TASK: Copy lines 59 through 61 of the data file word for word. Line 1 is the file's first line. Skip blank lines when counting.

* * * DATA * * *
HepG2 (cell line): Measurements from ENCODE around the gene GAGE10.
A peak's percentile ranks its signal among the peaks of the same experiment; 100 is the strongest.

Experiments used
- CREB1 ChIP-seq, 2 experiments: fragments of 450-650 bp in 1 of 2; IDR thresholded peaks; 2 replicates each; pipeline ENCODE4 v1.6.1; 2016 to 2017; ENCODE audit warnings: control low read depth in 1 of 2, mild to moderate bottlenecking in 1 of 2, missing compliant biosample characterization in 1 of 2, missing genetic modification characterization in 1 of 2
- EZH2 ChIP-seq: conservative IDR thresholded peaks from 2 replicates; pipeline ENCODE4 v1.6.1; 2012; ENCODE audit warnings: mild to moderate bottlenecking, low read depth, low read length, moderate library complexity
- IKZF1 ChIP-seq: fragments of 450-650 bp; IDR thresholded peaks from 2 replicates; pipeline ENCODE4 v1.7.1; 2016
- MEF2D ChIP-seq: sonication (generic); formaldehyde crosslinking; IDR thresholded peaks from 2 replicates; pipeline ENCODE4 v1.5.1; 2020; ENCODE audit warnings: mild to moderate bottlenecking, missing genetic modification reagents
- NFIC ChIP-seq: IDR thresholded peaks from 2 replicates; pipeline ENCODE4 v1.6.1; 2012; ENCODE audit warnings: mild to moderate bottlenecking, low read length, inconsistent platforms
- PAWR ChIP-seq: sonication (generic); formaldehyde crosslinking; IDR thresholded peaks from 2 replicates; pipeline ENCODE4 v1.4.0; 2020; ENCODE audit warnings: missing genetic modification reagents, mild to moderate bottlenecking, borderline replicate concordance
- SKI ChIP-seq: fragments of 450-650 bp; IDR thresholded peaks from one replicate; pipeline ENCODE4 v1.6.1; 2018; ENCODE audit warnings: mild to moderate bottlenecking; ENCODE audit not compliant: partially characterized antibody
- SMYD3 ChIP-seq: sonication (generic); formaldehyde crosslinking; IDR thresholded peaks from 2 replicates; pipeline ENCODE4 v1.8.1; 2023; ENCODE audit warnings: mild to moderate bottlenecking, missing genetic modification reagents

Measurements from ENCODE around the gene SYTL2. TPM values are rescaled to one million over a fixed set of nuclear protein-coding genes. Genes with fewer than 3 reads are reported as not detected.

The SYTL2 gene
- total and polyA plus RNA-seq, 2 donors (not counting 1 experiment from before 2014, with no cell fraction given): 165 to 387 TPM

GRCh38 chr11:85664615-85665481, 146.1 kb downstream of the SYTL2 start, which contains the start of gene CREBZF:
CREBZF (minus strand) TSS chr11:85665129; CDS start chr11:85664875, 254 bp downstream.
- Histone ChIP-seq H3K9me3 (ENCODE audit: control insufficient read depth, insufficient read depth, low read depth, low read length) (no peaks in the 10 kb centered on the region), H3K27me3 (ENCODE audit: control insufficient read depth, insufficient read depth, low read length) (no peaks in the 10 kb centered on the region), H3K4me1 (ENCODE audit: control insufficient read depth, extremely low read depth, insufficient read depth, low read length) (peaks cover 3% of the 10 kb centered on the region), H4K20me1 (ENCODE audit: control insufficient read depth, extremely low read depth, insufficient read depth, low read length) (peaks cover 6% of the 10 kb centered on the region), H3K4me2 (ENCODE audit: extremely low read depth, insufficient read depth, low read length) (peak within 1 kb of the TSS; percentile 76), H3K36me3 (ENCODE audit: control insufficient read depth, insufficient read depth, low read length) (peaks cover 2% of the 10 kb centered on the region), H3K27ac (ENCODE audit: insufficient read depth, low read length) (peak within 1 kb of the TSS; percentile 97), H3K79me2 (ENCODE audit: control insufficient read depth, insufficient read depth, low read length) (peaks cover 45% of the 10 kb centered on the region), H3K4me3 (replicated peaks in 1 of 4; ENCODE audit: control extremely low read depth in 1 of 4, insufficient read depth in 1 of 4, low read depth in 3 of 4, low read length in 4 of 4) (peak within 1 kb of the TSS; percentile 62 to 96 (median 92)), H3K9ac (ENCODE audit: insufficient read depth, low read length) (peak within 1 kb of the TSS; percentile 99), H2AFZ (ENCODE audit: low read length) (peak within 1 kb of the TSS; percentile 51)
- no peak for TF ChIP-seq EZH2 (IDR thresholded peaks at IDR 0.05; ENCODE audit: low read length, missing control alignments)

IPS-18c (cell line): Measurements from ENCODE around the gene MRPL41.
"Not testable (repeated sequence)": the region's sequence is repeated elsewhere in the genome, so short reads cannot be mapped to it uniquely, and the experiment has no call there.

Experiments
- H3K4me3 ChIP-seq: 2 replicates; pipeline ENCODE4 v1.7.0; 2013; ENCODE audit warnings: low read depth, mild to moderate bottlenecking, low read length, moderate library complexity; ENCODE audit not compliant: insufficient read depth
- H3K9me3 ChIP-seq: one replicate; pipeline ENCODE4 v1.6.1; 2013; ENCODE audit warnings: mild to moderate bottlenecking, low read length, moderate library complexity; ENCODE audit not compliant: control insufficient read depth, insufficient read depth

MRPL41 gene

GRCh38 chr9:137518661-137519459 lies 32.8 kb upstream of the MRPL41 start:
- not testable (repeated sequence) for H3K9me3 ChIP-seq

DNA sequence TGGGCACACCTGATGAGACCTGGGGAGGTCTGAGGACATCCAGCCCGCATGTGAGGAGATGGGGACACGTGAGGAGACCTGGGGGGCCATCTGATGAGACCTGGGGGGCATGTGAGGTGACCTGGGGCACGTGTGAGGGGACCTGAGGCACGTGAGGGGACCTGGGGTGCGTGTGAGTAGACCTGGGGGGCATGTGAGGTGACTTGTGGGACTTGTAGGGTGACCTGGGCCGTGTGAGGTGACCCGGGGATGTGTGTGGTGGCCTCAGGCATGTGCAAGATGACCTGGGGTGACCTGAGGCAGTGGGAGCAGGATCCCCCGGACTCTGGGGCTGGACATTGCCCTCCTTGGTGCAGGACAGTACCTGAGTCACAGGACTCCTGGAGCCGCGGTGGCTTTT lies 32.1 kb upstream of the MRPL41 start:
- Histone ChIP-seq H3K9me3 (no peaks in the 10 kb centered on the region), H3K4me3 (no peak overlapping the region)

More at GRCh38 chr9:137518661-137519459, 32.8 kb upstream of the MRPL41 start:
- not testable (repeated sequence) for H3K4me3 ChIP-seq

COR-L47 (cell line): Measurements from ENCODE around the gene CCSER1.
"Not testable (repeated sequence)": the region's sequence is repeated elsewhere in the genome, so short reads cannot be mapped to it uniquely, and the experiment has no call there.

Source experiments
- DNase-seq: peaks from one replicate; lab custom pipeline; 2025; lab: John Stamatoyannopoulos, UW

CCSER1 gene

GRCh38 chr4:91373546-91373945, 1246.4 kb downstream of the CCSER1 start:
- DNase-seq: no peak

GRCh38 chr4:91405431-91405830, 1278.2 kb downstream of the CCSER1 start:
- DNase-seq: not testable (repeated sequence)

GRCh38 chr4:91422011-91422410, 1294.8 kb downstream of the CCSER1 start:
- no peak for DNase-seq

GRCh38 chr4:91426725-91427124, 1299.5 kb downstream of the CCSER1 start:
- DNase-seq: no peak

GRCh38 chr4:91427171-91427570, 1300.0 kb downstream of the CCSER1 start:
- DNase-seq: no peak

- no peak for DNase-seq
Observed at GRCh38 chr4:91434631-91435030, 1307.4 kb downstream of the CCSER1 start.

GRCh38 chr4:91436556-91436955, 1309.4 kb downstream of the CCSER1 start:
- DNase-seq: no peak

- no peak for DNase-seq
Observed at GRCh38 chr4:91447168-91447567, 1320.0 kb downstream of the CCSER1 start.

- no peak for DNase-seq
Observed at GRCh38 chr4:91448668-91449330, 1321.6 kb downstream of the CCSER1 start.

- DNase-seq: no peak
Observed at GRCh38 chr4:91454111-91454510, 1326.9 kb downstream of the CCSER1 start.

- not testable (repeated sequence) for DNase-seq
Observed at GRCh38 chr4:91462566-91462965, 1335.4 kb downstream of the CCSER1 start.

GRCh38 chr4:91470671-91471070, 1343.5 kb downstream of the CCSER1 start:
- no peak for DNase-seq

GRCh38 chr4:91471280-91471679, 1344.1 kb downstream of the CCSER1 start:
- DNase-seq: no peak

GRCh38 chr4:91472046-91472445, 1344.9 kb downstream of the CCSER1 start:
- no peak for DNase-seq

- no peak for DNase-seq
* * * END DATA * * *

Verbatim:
- no peak for DNase-seq

GRCh38 chr4:91471280-91471679, 1344.1 kb downstream of the CCSER1 start:
- DNase-seq: no peak